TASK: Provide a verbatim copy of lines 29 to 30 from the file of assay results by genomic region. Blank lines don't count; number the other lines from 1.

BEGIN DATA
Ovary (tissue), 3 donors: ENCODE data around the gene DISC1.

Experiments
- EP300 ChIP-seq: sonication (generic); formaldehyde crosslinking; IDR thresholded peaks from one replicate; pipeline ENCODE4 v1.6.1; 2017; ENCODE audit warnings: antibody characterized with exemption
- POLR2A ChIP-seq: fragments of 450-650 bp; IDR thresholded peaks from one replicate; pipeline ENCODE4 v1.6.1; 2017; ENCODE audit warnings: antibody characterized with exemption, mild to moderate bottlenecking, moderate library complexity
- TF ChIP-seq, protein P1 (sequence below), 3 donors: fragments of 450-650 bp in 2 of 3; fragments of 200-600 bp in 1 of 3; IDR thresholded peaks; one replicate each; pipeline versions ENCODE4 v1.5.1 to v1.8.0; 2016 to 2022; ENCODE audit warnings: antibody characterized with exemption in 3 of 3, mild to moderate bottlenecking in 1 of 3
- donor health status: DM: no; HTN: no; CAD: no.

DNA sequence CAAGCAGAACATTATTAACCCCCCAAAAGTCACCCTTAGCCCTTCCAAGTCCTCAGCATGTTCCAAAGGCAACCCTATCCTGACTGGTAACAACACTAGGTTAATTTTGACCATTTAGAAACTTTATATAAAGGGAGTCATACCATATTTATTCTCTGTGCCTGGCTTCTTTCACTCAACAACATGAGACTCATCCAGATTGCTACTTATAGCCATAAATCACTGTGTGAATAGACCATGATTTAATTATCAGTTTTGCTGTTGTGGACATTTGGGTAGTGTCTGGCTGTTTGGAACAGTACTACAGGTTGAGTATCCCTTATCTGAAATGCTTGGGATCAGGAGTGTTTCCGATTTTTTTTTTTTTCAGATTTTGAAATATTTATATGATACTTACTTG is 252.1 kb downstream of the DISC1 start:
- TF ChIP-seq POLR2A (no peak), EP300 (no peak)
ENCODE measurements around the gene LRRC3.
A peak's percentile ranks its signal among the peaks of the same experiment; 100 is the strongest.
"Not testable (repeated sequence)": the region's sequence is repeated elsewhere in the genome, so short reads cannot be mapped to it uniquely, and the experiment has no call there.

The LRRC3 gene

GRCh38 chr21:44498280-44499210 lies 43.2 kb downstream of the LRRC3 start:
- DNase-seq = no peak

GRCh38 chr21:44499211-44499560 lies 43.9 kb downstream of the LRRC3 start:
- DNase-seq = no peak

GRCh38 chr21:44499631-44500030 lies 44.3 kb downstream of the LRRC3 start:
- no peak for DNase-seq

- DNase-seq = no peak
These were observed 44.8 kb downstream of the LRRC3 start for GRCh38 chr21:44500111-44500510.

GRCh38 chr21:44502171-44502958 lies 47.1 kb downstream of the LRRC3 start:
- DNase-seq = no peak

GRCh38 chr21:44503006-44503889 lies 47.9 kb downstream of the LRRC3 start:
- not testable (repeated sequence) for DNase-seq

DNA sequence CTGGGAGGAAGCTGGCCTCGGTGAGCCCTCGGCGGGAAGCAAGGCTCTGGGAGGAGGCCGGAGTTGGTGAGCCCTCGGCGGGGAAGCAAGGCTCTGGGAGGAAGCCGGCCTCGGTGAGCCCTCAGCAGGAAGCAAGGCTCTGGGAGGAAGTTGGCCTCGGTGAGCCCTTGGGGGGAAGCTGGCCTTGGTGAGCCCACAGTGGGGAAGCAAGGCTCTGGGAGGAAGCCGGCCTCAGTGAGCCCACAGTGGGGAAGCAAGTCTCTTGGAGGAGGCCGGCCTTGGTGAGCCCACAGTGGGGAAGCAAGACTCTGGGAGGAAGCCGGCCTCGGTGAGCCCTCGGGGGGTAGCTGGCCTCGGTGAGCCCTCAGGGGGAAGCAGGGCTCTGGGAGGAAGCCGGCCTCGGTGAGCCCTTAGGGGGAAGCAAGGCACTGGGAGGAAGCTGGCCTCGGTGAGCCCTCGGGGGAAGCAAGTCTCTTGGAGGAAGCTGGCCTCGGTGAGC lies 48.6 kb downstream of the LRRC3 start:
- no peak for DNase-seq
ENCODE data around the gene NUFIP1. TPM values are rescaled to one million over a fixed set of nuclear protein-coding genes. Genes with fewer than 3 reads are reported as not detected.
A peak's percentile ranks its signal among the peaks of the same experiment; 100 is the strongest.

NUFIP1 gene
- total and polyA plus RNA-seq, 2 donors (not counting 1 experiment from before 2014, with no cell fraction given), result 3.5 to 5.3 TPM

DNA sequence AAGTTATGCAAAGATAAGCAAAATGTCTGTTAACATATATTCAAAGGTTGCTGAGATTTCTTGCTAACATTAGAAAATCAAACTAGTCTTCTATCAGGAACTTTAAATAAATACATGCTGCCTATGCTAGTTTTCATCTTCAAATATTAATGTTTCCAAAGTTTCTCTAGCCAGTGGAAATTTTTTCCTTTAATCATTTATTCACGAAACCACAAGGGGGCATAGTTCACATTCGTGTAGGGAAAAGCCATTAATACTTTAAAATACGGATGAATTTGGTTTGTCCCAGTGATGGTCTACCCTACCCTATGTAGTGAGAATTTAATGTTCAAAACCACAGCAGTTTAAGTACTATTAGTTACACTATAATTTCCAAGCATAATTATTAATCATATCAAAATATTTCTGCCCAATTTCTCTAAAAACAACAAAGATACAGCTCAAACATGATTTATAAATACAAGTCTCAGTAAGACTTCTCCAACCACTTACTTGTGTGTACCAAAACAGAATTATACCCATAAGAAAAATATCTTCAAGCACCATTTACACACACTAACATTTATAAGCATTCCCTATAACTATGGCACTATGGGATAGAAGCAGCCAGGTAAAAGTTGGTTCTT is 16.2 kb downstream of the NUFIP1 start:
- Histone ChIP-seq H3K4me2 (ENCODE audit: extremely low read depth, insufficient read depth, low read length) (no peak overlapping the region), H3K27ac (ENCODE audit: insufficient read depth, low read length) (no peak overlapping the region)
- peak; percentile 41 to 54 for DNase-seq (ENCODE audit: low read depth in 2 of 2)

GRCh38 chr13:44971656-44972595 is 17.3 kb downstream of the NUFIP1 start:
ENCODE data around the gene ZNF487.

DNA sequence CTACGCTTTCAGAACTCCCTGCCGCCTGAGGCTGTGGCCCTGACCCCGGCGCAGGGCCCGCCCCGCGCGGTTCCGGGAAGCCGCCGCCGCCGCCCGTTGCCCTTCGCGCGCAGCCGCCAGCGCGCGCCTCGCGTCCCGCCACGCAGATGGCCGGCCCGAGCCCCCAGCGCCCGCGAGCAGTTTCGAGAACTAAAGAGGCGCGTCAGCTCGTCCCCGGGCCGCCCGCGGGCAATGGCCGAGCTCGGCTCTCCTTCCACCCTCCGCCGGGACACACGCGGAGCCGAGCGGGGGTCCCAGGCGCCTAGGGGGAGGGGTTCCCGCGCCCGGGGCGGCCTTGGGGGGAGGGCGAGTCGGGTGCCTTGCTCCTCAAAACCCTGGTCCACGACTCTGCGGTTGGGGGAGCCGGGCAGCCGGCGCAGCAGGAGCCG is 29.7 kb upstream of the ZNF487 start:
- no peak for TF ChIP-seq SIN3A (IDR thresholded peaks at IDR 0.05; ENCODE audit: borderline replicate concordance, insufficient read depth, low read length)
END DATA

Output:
NUFIP1 gene
- total and polyA plus RNA-seq, 2 donors (not counting 1 experiment from before 2014, with no cell fraction given), result 3.5 to 5.3 TPM